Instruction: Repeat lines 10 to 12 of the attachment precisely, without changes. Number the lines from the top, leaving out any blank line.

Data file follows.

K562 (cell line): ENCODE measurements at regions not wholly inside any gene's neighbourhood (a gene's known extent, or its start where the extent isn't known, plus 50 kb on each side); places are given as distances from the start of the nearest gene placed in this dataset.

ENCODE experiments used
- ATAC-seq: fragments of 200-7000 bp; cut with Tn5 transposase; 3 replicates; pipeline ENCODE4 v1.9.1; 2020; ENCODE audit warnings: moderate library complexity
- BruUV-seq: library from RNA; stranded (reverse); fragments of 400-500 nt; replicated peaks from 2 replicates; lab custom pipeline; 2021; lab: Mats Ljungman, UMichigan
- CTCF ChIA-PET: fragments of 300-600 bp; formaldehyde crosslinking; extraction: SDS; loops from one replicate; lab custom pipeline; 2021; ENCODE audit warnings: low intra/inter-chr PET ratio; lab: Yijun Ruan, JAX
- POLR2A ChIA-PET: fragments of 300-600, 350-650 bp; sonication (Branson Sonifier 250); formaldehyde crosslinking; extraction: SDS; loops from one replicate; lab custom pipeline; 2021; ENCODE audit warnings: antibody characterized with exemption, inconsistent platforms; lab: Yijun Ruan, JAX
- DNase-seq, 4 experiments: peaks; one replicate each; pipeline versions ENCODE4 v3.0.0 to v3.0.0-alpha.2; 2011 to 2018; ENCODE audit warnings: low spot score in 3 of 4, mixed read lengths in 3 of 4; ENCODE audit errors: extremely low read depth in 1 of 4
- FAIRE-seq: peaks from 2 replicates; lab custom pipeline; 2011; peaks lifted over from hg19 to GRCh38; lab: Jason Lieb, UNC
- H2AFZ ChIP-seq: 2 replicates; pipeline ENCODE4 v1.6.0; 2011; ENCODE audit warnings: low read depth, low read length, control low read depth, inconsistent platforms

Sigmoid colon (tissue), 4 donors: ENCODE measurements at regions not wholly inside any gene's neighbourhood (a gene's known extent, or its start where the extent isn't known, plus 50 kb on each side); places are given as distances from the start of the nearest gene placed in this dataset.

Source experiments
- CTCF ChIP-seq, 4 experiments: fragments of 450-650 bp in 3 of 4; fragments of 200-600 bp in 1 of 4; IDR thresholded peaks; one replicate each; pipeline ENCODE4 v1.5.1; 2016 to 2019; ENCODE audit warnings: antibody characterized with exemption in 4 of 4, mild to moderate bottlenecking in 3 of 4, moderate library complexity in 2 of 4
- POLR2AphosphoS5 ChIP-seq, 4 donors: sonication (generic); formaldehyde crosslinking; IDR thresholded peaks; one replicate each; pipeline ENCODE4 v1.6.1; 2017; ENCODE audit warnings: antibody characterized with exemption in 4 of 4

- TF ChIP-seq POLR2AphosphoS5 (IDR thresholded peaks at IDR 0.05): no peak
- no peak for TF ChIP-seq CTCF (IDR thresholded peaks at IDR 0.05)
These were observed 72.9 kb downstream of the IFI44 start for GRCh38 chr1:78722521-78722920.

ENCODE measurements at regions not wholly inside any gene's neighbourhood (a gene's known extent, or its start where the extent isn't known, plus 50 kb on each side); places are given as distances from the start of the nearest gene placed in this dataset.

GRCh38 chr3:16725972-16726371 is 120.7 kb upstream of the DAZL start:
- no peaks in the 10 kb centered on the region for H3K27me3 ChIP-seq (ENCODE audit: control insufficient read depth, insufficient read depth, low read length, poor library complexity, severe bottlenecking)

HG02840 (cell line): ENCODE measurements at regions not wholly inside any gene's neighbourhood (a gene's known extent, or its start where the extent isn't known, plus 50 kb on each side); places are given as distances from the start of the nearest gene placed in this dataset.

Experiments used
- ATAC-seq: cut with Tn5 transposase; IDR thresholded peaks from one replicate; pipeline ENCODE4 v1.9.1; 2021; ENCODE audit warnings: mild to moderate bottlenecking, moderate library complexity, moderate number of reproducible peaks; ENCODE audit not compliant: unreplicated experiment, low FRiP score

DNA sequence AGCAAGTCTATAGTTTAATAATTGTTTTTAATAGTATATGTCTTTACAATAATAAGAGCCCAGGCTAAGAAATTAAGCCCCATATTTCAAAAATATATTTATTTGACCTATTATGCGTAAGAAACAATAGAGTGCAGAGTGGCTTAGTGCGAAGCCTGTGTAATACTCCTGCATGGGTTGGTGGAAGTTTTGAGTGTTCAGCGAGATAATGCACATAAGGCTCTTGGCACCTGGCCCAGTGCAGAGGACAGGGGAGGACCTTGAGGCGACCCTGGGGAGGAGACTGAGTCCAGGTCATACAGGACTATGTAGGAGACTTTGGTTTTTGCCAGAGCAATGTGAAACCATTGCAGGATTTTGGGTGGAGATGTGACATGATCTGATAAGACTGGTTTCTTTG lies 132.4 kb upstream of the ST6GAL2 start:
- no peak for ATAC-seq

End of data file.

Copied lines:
Sigmoid colon (tissue), 4 donors: ENCODE measurements at regions not wholly inside any gene's neighbourhood (a gene's known extent, or its start where the extent isn't known, plus 50 kb on each side); places are given as distances from the start of the nearest gene placed in this dataset.

Source experiments
- CTCF ChIP-seq, 4 experiments: fragments of 450-650 bp in 3 of 4; fragments of 200-600 bp in 1 of 4; IDR thresholded peaks; one replicate each; pipeline ENCODE4 v1.5.1; 2016 to 2019; ENCODE audit warnings: antibody characterized with exemption in 4 of 4, mild to moderate bottlenecking in 3 of 4, moderate library complexity in 2 of 4